Murkowski: GMO labeling bill inadequate for salmon buyers

The U.S. Senate Thursday passed a bill that is said to require consumer labeling of genetically modified foods, but opponents say it is too weak to be called a requirement. Alaska U.S Sen. Lisa Murkowski said the legislation would not obligate the makers of genetically engineered salmon to clearly distinguish their product from a natural salmon.

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“The reality is we will not see the labeling that I, as an Alaskan, who is putting fish on the

Sen. Lisa Murkowski addresses a joint session of the Legislature on Feb. 17 (Photo: Skip Gray/KTOO
Sen. Lisa Murkowski (File photo: Skip Gray/360 North)

dinner table for my family, would require and would want,” Murkowski said.

The bill would allow GMO food manufacturers to satisfy the mandate by placing a QR code on their labels. To get information, a consumer would scan the code with a smart phone, which would lead to a web page. The legislation was sponsored by farm-state lawmakers. If it becomes law, it would pre-empt states from enforcing their own GMO labeling mandates and block an Alaska law requiring labels for engineered salmon.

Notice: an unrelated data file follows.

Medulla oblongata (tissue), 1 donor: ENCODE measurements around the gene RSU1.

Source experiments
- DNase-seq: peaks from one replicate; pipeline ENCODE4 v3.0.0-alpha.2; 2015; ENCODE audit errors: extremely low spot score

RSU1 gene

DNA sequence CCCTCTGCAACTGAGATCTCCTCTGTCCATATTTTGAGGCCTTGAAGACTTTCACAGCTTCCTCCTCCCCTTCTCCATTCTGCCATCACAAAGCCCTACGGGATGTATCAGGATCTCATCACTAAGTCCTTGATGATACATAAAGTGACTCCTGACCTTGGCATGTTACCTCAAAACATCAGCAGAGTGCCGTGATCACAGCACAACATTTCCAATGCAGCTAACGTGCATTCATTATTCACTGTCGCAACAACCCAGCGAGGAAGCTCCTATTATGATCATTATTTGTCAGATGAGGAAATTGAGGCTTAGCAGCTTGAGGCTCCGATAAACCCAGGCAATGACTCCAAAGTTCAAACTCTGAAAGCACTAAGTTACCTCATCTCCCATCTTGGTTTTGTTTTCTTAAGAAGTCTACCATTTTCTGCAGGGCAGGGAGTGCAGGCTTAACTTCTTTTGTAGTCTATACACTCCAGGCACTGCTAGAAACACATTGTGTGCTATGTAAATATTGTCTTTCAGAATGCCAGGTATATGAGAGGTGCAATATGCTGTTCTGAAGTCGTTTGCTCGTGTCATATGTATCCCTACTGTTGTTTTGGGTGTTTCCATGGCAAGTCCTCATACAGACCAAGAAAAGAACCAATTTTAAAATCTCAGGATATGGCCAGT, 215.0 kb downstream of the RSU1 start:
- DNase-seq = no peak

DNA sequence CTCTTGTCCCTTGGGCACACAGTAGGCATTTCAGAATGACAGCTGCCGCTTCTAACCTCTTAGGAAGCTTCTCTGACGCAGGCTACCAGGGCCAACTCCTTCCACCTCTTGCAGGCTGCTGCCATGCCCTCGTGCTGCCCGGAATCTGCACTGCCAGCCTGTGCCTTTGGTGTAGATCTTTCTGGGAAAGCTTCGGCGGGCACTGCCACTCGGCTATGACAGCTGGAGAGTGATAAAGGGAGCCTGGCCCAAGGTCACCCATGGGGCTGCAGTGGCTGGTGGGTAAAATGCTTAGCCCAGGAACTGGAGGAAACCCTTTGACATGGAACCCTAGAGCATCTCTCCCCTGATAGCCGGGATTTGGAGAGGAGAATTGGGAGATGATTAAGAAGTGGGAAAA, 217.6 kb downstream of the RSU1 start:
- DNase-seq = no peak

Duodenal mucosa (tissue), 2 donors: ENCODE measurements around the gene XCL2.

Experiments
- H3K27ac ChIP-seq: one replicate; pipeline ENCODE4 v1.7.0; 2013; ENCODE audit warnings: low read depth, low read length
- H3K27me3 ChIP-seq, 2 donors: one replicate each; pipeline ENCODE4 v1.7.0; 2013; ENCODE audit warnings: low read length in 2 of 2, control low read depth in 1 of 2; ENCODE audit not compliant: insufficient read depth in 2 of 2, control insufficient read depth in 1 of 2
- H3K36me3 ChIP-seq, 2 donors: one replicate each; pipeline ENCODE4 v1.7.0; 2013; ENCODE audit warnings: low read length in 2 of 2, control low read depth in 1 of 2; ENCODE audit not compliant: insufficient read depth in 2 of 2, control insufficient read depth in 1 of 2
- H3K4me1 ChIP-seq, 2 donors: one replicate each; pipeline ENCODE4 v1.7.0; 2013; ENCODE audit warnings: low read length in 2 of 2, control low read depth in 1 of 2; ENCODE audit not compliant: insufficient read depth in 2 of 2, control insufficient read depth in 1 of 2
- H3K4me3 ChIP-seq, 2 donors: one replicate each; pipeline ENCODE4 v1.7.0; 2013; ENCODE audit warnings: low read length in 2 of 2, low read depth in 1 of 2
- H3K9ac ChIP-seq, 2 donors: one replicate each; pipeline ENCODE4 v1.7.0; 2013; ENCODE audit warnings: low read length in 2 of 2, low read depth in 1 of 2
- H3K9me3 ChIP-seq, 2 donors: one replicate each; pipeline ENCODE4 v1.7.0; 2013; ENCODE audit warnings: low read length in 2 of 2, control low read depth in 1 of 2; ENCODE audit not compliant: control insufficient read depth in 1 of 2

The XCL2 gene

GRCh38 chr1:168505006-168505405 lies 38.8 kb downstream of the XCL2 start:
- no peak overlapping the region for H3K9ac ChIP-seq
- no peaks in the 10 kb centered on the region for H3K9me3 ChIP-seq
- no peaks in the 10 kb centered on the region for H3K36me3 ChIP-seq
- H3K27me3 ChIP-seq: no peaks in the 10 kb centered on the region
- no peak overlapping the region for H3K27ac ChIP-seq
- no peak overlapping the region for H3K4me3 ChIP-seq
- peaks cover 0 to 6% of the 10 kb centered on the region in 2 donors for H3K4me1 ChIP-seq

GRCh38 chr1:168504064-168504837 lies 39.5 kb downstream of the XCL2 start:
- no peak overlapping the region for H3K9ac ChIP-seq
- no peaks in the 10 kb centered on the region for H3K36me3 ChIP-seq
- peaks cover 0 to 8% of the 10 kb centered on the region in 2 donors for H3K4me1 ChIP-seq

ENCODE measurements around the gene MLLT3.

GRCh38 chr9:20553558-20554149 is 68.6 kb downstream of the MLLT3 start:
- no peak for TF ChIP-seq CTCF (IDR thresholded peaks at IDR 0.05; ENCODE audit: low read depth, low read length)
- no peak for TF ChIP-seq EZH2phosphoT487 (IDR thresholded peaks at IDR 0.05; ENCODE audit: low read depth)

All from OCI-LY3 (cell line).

The measure passed by a vote of 63-30, with both Alaska senators voting no. It now goes to the House.

Liz Ruskin is the Washington, D.C., correspondent for Alaska Public Media. She reports from the U.S. Capitol and from Anchorage. Reach her at lruskin@alaskapublic.org.

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